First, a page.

Fraud Visualization

15th August, 2013

Each year, an estimated $2.5 trillion is lost through fraud worldwide. Investigators and fraudsters are locked in a secret arms race to develop increasingly sophisticated tools and methods to outwit the other. With every new and costly technique that comes around – chip and pin payments, device fingerprinting, even telephone lie detectors – fraudsters inevitably find a way to get past them.

But we want to show you how network visualization could be a huge leap forward in the fight against fraud, combining the power of computers with the intelligence of humans to add a whole new dimension to fraud detection.

The fraud balancing act

Existing fraud detection systems all basically work in the same way: huge volumes of data are collated, rule-scored and sorted into three piles: fraud, not fraud and unsure. In one insurance company we spoke to, those ‘unsures’ represented 2% of all claims made. It doesn’t sound like a big number, but it’s enough to make the manual review the most costly and time-consuming part of fraud detection. For some, that 2% may also represent the difference between making a profit and suffering a loss. The manual review is clearly a weak point for many companies fighting fraud; a careful balancing act between keeping genuine customers happy with fast, accurate decisions and preventing real frauds from getting through.

The fraudsters’ advantage

The problem is that fraudsters understand how these systems work, and they know how to exploit their inherent weaknesses. Organised criminals are experts at creating complex audit trails that data mining alone cannot detect. This, in turn, forces investigators to collect bigger and bigger mountains of data from every possible source – some accurate, some false, some intentionally misleading. With a broader dataset come more opportunities to find frauds amongst the false alarms, but without an efficient way to manage this data, an investigator faces an impossible task.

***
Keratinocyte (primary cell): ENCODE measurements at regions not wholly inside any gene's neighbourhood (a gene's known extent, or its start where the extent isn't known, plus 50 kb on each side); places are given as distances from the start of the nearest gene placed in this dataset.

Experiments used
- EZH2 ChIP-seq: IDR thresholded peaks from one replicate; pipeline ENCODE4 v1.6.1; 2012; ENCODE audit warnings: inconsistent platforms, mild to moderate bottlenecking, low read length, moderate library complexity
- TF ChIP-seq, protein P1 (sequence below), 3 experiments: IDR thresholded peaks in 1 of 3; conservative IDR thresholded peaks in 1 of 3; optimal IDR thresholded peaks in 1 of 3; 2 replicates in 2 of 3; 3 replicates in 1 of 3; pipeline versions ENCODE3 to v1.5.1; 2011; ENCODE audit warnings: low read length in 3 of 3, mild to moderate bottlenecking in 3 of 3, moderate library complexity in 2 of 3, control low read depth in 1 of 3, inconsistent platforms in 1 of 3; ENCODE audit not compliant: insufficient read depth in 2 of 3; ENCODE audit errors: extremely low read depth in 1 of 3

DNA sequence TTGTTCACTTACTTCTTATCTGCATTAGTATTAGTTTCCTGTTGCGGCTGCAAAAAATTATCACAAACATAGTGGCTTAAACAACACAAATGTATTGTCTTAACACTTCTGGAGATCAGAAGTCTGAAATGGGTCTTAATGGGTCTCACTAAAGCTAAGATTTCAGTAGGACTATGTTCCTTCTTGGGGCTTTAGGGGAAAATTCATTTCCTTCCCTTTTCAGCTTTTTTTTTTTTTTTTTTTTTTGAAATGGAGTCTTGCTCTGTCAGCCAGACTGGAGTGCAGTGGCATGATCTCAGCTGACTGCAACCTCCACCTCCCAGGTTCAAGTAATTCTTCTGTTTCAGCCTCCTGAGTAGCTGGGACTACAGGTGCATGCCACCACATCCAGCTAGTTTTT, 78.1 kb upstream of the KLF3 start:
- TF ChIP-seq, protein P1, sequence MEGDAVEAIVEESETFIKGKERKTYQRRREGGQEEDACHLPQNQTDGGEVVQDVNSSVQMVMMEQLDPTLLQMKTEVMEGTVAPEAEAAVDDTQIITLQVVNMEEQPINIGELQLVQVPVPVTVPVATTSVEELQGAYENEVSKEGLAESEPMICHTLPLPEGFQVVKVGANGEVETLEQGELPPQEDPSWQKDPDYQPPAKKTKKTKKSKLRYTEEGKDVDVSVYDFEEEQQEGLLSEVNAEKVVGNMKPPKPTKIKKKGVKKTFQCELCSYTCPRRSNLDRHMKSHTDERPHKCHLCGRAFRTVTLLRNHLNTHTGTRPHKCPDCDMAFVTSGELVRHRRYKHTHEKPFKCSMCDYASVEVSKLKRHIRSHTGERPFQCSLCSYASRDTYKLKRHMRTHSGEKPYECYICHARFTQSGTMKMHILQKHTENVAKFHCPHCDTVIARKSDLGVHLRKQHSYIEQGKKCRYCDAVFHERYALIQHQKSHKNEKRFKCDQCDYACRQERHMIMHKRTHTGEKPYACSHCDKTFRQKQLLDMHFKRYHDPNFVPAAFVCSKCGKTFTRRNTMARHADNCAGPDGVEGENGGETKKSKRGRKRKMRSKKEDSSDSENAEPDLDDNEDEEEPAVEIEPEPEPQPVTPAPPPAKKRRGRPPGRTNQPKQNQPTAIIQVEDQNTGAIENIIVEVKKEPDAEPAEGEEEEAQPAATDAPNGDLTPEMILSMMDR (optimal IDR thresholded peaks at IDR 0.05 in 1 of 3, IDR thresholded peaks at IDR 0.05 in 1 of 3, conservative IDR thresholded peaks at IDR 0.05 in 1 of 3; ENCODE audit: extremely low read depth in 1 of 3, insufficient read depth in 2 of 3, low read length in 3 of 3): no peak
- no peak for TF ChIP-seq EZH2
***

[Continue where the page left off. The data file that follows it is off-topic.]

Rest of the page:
Visualizing Fraud: Uncover the relationships, uncover the fraud

Whether it’s a case of identity theft, account takeover or a false insurance claim, virtually all instances of fraud involve the fabrication of a relationship between people or entities. By modeling data in a way that highlights these relationships, investigators are able to highlight suspicious and fraudulent behavior.

Uncovering fraud with visualization

For an example, let’s consider an auto insurance claim… Mr B makes a claim on his insurance policy, saying someone drove into his car (Vehicle 1) at a traffic light. Your automated review process flags this as suspicious as Vehicle 1 was in an accident a few years back with Mr A, who also made a claim. An insurance fraud investigator looks at the claim and decides it’s legitimate. They’re two separate accidents in two separate locations involving two separate people. It’s just an unlucky car. What he misses completely is that Vehicle 1 is not only linked to Mr A and Mr B, but ALSO Mr C. Mr C and Mr B both live at 232 Main Street. Mr A and Mr B both make monthly insurance payments from the same bank account. Chances are Mr A, B and C are either all the same person OR three people working in cahoots. Also implicated is another car, Vehicle 2, which is registered to Mr C, who has been using it to make other fraudulent claims.

Confused?

Let’s look at the whole thing again, this time with a visualization. Mr B makes a claim for Vehicle 1, which was also claimed by Mr A.
We expand Vehicle 1 to see that it’s also covered by an insurance policy belonging to Mr C.
We expand again to see Mr A and Mr B share a bank account, and Mr B and Mr C share an address
We expand one last time to discover Vehicle 2, lurking in the distance.

With a simple (and this is simple – we can expand into hundreds of nodes) we have managed to uncover three fraudulent insurance policies plus a vehicle that is most likely also involved in fraud.

The power of network visualization

It’s been proven that humans are able to interpret shapes and layouts more effectively than text or data. Integrating software like KeyLines into a case management system allows investigators to exploit their innate abilities and build a process that’s more fit for the task in hand, KeyLines can add whole new dimension to fraud detection. Instead of just checking for anomalies in expected patterns, or finding correlations in transaction characteristics, KeyLines links disparate pieces of data that might be four, five or six hops away from each other. Previously hidden or assumed irrelevant connections become new lines of inquiry and detection becomes faster and more effective. If you would like to know more about integrating KeyLines with your fraud management systems, get in touch for a demonstration or further information.

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